In a 7-1 ruling on Nov. 2, the high court said that the conditions Taylor allegedly endured over six days in 2013 at the Montford Psychiatric Unit in Lubbock, Texas, including confinement in cells filthy with human excrement and sewage, were so "deplorably unsanitary" that the officers involved should have recognized their actions as cruel and unusual and therefore should not be immune from prosecution.
"Confronted with the particularly egregious facts of this case, any reasonable officer should have realized that Taylor's conditions of confinement offended the Constitution," the justices wrote, remanding the case to a Texas district court for trial.
Trent Taylor, left, with his father Michael J. Taylor in 2014. Courtesy of family.
Taylor's legal team says the ruling — a rare instance of Supreme Court pushback against its own doctrine of qualified immunity, which limits civil rights lawsuits against government officials — reenergizes a decades-old principle that police and other officials aren't immune from prosecution if their alleged constitutional violations are obviously egregious.
It bucks a common position that the "only way to overcome qualified immunity is to show that the conduct violated clearly established law," Elizabeth Cruikshank, a managing associate at Orrick Herrington & Sutcliffe, told Law360. "Usually you look at whether there was a case in the same circuit with similar facts establishing the unconstitutionality of the conduct."
Although the Supreme Court has frequently reversed lower courts' denials of qualified immunity in recent years, Cruikshank added, it "hasn't denied qualified immunity in 16 years."
Only twice in three decades had the high court ruled in favor of the plaintiff in a qualified immunity case, according to a 2018 California Law Review article by University of Chicago law professor William Baude. First in Hope v. Pelzer , in 2002, and two years later in Groh v. Ramirez .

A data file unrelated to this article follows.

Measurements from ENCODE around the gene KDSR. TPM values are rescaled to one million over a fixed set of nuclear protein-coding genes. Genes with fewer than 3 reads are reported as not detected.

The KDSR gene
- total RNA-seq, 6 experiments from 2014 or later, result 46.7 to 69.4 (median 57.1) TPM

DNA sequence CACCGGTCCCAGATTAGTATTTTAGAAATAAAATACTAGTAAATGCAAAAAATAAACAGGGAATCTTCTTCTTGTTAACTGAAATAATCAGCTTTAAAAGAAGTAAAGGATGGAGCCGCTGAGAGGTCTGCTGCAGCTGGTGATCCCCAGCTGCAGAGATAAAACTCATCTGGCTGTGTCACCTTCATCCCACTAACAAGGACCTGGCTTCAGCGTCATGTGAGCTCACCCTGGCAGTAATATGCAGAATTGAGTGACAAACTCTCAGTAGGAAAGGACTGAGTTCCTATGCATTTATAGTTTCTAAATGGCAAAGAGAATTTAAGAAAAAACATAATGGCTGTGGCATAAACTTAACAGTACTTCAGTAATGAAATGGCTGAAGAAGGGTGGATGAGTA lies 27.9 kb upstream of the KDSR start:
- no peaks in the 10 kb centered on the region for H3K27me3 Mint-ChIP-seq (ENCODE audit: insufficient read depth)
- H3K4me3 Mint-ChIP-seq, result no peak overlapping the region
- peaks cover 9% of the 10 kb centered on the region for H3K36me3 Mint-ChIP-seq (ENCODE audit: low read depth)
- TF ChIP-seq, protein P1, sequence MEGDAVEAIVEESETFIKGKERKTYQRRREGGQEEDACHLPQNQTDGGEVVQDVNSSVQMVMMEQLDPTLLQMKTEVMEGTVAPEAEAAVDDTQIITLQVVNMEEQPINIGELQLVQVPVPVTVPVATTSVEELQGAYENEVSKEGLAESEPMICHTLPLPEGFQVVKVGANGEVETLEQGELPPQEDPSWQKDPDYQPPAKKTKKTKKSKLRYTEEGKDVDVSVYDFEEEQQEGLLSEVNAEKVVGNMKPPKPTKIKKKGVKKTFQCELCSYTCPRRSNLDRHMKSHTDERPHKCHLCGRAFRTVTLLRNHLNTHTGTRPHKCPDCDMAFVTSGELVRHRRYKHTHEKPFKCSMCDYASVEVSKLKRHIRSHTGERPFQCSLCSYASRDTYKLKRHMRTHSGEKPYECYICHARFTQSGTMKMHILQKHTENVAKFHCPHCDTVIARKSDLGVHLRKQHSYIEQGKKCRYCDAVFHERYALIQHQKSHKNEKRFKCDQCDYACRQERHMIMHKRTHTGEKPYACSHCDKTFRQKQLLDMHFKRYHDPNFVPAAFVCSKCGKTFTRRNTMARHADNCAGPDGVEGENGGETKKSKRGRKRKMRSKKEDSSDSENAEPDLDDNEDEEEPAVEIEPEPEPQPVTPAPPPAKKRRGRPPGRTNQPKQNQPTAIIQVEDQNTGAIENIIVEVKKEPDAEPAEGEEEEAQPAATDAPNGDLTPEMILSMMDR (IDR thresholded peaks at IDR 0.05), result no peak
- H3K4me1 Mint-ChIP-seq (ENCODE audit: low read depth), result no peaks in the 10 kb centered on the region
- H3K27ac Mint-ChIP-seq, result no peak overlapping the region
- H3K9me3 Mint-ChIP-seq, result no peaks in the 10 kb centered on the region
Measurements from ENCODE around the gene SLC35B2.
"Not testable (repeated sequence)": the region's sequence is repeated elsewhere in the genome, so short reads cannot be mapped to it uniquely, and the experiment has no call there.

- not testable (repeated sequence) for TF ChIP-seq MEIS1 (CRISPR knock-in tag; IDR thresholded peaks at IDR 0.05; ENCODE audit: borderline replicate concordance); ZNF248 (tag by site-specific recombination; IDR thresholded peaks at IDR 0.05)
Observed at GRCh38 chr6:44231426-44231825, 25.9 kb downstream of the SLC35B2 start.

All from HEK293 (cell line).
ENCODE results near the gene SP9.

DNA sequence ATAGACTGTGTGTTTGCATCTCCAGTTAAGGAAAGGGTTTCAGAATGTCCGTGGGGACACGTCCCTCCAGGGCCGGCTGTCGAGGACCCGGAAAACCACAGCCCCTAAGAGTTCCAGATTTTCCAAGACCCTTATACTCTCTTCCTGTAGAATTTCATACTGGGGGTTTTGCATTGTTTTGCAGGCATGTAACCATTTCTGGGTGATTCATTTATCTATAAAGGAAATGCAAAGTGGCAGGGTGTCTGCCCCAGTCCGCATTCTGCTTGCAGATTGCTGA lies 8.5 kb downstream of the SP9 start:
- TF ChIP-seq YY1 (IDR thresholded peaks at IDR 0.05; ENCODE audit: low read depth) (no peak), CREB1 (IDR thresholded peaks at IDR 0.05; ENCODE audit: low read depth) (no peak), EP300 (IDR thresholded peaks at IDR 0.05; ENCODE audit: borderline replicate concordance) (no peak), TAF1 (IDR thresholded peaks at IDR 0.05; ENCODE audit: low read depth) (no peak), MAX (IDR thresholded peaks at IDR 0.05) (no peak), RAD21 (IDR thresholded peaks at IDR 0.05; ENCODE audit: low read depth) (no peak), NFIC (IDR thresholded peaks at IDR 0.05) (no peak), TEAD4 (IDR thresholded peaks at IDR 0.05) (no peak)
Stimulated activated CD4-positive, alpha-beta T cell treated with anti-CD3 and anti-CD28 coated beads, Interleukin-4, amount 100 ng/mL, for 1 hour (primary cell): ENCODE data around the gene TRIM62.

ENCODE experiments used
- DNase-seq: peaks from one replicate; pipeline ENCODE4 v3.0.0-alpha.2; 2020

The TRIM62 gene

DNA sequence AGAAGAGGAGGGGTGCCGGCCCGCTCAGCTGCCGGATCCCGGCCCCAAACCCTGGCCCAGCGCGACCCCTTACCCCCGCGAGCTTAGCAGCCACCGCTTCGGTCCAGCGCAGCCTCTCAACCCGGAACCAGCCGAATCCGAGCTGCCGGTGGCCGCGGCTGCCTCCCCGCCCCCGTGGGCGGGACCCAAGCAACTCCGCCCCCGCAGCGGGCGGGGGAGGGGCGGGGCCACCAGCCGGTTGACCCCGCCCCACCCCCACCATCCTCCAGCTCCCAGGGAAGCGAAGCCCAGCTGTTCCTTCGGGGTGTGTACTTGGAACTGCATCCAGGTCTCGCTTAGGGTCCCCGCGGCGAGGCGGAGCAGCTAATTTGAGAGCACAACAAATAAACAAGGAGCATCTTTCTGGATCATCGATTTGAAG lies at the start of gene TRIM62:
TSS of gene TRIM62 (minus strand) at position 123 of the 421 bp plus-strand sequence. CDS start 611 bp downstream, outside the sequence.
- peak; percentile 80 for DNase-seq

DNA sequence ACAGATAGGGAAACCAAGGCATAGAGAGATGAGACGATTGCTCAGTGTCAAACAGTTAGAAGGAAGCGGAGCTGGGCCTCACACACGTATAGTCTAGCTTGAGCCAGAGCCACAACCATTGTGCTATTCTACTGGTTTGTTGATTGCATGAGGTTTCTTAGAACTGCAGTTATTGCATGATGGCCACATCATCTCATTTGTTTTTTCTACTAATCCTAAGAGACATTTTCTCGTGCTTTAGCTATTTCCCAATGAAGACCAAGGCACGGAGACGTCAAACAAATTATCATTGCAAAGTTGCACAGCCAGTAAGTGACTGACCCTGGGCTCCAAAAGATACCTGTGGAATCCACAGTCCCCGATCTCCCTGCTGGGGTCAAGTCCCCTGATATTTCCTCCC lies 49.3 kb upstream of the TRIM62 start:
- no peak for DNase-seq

Taylor, who is 35 and currently incarcerated at the John B. Connally Unit southeast of San Antonio on an aggravated robbery charge, represented himself in Northern Texas federal court in 2017, claiming that Montford officers placed him unclothed in two grossly unsanitary cells over a six-day period, following a suicide attempt.
The first cell allegedly had "massive amounts" of feces on the floor, walls, windows and ceiling and inside the water faucet, while the second was freezing cold and had a clogged sewage drain in the floor, on which he was forced to sleep.
Taylor's conditions of confinement claim was among several he brought in that case, along with a deliberate indifference claim pertaining to allegations that guards did not allow him to use the bathroom.
The district court granted qualified immunity to involved officers on indifference and confinement, but Taylor won a reversal on the indifference claim before the Fifth Circuit, in a December 2019 opinion that garnered attention on Twitter and caught the eye of Samuel Weiss, director of Rights Behind Bars, of which Cruikshank is a board member. Founded last year, the group intervenes in pro se litigation regarding prison conditions.
While the vast majority of federal conditions claims are brought by incarcerated people without an attorney, Weiss said, this case stood out because of the horrific nature of the allegations, and the fact that the Fifth Circuit panel recognized Taylor's confinement as unconstitutional, even as it upheld qualified immunity.
Unable to reach Taylor by phone, Weiss flew from Washington, D.C., to Houston to visit him in prison and offer legal representation. Rights Behind Bars quickly filed an en banc petition, which failed. Orrick Herrington & Sutcliffe joined to help draft Taylor's April petition for certiorari.